Formerly, pygmies worked just enough to supply their basic needs. Principally the men hunted and the women gathered. When they had surpluses, they traded them for articles and food from African villagers. The forest products they traded were generally meat, honey, fruits, and building materials. In exchange, they received plantains, yams, corn, cloth, and iron tools. Women also tended villager gardens and men occasionally helped villagers clear land. While the Bambuti continue to trade, today they are more concerned with having cash, so they seek surpluses in their hunting and have become more competitive with each other. The unfortunate reality, however, is that exposure to villagers has increased their visibility and therefore their vulnerability to exploitation by combatants, who rape the women and utilize the men as free labor.

Hunting and gathering still form the core of the Bambuti's livelihood in the forest. Mbuti hunting is a group affair done with nets. Each net is owned by one to four men, and a minimum of seven nets are required for a successful hunt. Women and children scream, shout, and beat bushes to frighten animals toward the nets, which are strung over bushes about four feet high. The animals become entangled in the nets behind which the men are hiding. Once netted, large game such as hogs, bushbucks, and an occasional okapi must be killed with spears. The Efe men often hunt alone either for monkeys with poison-tipped arrows or for duikers, small African antelope, by perching in fruiting trees. They obtain the poison from the juice of the kilabo plant. A mere scratch with this poison can cause death.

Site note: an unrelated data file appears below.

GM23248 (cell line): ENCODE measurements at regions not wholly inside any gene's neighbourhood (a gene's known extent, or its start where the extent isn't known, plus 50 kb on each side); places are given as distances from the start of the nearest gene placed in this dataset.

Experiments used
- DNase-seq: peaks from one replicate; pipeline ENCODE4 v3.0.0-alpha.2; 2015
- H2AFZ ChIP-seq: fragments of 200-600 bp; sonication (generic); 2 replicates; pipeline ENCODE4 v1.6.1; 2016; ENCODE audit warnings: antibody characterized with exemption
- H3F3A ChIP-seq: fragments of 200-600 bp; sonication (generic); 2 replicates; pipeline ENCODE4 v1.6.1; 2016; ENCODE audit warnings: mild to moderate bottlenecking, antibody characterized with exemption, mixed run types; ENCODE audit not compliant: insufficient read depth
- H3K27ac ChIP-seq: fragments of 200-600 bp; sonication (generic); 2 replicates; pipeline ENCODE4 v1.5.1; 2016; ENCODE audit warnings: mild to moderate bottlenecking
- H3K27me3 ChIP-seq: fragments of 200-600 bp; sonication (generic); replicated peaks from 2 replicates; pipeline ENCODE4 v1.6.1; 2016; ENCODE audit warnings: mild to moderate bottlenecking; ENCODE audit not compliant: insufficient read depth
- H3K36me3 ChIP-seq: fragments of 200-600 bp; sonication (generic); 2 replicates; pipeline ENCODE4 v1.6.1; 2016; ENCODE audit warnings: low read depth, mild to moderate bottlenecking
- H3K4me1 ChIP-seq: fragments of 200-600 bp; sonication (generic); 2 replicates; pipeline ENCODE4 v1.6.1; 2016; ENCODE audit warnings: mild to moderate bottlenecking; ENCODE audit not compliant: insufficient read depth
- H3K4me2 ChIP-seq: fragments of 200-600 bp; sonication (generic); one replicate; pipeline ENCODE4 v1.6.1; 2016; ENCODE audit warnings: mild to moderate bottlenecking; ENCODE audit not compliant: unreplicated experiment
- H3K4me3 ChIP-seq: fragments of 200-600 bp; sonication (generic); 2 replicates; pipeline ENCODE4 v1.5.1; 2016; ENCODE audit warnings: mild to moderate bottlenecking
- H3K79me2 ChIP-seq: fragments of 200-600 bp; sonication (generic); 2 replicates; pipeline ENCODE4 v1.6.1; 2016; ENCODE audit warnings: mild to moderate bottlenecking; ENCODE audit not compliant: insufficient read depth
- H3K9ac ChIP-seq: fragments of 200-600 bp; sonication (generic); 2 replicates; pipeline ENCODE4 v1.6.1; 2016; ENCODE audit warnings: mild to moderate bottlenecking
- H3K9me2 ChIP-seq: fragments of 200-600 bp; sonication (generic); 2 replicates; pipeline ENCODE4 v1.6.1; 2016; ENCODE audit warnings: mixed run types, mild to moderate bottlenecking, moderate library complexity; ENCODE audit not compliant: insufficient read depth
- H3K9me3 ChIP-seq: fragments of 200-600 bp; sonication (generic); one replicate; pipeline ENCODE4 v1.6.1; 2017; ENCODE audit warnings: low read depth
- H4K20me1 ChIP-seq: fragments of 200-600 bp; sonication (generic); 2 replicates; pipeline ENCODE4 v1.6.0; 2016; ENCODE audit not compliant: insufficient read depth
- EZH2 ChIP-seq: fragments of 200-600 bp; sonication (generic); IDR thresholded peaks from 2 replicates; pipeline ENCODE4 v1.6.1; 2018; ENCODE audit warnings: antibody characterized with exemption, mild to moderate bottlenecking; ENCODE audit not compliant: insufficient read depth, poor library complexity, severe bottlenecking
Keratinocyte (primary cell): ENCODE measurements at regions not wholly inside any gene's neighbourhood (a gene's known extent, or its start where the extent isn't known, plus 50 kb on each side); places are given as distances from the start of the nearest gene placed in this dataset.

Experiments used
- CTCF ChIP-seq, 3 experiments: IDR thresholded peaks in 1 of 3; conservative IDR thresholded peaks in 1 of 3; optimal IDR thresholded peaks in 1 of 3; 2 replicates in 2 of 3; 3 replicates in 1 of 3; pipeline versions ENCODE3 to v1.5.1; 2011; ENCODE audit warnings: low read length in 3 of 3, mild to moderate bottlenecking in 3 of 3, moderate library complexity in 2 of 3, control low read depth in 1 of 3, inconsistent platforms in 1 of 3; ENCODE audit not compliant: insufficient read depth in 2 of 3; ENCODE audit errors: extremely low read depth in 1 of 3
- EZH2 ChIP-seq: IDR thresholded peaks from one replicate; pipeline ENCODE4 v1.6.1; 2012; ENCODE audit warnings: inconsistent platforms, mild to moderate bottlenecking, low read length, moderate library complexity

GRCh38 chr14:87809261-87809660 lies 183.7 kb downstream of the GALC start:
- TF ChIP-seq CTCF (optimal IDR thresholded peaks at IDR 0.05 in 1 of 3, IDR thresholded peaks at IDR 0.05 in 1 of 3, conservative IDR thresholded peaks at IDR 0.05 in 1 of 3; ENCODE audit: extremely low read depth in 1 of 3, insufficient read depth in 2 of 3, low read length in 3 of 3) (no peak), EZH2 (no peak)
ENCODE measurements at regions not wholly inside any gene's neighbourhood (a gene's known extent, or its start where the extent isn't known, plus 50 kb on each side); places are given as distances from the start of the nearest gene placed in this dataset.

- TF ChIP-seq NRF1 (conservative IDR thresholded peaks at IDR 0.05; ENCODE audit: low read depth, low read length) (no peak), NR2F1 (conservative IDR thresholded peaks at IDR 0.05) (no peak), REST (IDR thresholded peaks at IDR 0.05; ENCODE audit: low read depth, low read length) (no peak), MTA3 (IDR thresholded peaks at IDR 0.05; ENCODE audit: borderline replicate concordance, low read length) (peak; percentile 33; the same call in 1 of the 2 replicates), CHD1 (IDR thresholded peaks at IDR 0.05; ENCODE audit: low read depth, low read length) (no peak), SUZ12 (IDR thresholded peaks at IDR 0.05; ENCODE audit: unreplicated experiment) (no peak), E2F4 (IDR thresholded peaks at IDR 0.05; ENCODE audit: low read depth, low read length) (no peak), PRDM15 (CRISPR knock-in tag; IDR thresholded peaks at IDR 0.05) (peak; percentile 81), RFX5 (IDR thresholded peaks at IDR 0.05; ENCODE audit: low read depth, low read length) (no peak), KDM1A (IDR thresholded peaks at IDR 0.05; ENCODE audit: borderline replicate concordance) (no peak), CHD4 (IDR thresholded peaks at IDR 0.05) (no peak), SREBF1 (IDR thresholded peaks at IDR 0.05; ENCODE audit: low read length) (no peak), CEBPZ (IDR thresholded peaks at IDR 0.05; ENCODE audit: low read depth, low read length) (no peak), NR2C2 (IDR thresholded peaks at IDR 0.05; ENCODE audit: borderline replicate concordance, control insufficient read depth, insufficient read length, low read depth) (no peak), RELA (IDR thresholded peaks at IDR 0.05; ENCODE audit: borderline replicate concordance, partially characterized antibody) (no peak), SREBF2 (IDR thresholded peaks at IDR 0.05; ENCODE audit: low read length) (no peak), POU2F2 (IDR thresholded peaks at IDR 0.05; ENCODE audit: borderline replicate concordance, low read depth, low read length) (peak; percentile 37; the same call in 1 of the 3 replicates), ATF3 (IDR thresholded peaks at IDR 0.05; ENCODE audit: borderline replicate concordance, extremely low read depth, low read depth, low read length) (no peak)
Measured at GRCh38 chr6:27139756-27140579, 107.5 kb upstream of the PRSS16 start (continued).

Forest people do not play sports in the Western sense. They do, however, learn basic skills through mock hunts and other games. For example, every camp has a designated play area for children next to streams (bopi) that is off limits to adults. Here children play games similar to sports that teach them about group dynamics and personal achievement. Of similar importance, the elders teach children the strategies and techniques of hunting by pretending to be animals and by showing children how to drive them into a piece of old net.

The adults also play a game (more ritual than sport) resembling our tug-of-war. The purpose is to remind the community that cooperation can solve conflicts between the sexes. The tug-of-war begins with all the men on one side and the women on the other. If the women begin to prevail, one of them leaves to help out the men and assumes a deep male voice to ridicule manhood. As the men begin to win, one of them joins the women and mocks them in high-pitched tones. The battle continues in this way until the participants have switched sides and have had an opportunity to both help and ridicule the opposition. Then both sides collapse, laughing over the point that neither side gains in beating the other.


The Ituri forest is one of the world's last refuges from cinemas, televisions, videos, IPODs and internet. The Bambuti relax after a day's hunt by sitting on home-made four-legged stools in front of their huts, talking and smoking. Conversation may be directed at everybody or may be between two people, but it is audible to all. People talk about what they did that day or what they are going to do the next. They may joke about someone's clumsiness, and they often get up in the night to urinate or smoke and continue their conversations. Pygmies also celebrate a good hunt, especially an elephant kill, with feasting and dancing. An elephant kill is an act of courage, and they know the meat and ivory will trade well.